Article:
Daily Management Review

US Official Claims Islamic State's Illegal Oil Being Used in Aasad's Syria and Turkey


US Official Claims Islamic State's Illegal Oil Being Used in Aasad's Syria and Turkey
Turkey along with the government of Syrian President Bashar al-Assad and has been blamed again of buying cheap oil form the Islamic state – and this time it is not Russia.
On Friday there were media reports quoting a senior U.S. Treasury official that the Islamic State militants have made more than $500 million trading oil with significant volumes to Syria and Turkey.
The United States leads the coalition that includes France, Britain and Russia that is fighting the Isis who controls large parts of Syria and Iraq.
In an attempt to kill its leaders and cripple the oil wells which the group uses to finance its rule and attacks abroad, a U.S.-led coalition is bombing the hardline Sunni group, as is Assad's only big-power supporter Russia. 
Militants were selling as much as $40 million a month of oil at the installations which was then spirited on trucks across the battlelines of the Syrian civil war and sometimes further, said U.S. Treasury Department official Adam Szubin in one of the most detailed public explanations of Islamic State's oil trade.
"ISIL is selling a great deal of oil to the Assad regime," Szubin, acting under secretary for Terrorism and Financial Intelligence with the Treasury, told an audience at Chatham House in London.
"The two are trying to slaughter each other and they are still engaged in millions and millions of dollars of trade," Szubin said of Assad's government and Islamic State, also known as ISIS or ISIL.
He further alleged that while the majority of the illegal oil ends up under Assad's control, some is consumed internally in Islamic State-controlled areas, some goes to the Kurdish regions and some to Turkey.
"Some is coming across the border into Turkey," Szubin said when asked for details on the money trail.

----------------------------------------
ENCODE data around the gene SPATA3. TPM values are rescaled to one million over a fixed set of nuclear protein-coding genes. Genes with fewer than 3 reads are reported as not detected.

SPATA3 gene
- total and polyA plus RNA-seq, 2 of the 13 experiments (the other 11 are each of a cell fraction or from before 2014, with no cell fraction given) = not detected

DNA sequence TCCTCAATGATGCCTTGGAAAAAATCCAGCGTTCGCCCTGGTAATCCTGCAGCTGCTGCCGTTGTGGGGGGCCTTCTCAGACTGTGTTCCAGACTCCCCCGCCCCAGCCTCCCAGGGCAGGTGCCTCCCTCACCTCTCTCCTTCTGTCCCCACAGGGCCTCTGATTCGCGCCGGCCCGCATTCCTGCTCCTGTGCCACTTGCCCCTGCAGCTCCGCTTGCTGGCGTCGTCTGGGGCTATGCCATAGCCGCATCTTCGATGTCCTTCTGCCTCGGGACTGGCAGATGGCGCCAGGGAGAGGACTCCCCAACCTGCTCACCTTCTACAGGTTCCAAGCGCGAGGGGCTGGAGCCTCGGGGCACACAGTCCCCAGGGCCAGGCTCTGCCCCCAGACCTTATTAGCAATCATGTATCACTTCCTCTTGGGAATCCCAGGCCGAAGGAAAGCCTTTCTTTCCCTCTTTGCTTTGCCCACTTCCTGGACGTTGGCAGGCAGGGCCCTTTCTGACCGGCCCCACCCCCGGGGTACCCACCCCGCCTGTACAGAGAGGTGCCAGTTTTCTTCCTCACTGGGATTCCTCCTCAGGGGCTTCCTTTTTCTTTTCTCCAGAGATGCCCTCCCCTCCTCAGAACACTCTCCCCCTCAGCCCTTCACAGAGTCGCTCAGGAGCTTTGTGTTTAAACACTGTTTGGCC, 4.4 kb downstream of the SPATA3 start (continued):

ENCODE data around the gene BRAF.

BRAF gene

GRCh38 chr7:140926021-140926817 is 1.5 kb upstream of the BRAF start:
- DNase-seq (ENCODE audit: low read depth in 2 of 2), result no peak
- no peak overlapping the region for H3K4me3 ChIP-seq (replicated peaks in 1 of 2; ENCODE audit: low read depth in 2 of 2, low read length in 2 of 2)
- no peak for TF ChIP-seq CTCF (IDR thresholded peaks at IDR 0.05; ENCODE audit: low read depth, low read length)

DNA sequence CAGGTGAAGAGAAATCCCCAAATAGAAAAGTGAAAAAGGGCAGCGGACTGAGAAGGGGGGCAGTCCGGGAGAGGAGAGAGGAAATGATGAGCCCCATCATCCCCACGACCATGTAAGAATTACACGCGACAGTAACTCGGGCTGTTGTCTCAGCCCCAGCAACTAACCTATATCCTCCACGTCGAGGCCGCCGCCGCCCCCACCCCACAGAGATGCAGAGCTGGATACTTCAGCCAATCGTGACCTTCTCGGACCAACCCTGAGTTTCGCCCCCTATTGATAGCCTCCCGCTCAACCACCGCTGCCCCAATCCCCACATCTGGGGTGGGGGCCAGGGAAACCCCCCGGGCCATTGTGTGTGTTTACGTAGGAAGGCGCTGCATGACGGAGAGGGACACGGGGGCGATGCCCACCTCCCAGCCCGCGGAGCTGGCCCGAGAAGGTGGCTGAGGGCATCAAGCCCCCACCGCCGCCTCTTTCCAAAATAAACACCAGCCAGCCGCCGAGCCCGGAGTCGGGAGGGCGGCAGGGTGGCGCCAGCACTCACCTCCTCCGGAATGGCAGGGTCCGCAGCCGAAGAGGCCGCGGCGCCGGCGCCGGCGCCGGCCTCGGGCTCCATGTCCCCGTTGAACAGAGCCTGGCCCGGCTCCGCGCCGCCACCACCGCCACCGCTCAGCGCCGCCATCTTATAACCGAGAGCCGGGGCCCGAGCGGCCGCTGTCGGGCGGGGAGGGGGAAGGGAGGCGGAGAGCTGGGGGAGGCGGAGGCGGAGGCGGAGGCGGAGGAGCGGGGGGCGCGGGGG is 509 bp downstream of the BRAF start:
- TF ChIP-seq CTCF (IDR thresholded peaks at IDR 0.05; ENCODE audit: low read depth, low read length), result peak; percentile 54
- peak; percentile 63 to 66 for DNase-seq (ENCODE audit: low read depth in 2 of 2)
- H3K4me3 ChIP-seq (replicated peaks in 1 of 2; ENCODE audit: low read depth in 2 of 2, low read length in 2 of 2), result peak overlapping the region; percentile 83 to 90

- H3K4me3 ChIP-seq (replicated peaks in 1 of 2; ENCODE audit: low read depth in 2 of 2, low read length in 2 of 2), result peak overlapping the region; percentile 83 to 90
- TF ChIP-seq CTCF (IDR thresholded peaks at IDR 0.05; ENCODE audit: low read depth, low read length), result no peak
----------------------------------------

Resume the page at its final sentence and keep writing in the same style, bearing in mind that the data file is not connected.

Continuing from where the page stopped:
"Our sense is that ISIL is taking its profits basically at the wellhead and so while you do have ISIL oil ending up in a variety of different places that's not really the pressure we want when it comes to stemming the flow of funding - it really comes down to taking down their infrastructure," he said.
Szubin said that that the Islamic State had made more than $500 million from the oil trade but did not make it clear whether the $40 million a month estimate could be multiplied over a year.
Russia was among the first nations involved in the Syrian crisis to allege that Russia had intelligence that large amounts of oil and petroleum products were moving across the border from Islamic State territories to Turkey. This was alleged after Turkey had downed a Russian fighter jet last month.
The Russian allegations about he and his family were profiting from the illegal smuggling of oil from Islamic State-held territory were refuted by the son of Turkish President Tayyip Erdogan.
"There is no question that better security, closing the Turkish border to flows is a key component right now and we are looking to the Turks to do more in that respect," Szubin said.
"It's not just a financial issue - it is about foreign terrorist flows, it's about weapons and it's about financing. I think securing that border would pay major dividends in terms of intensifying the pressure and also reducing the threat," he said.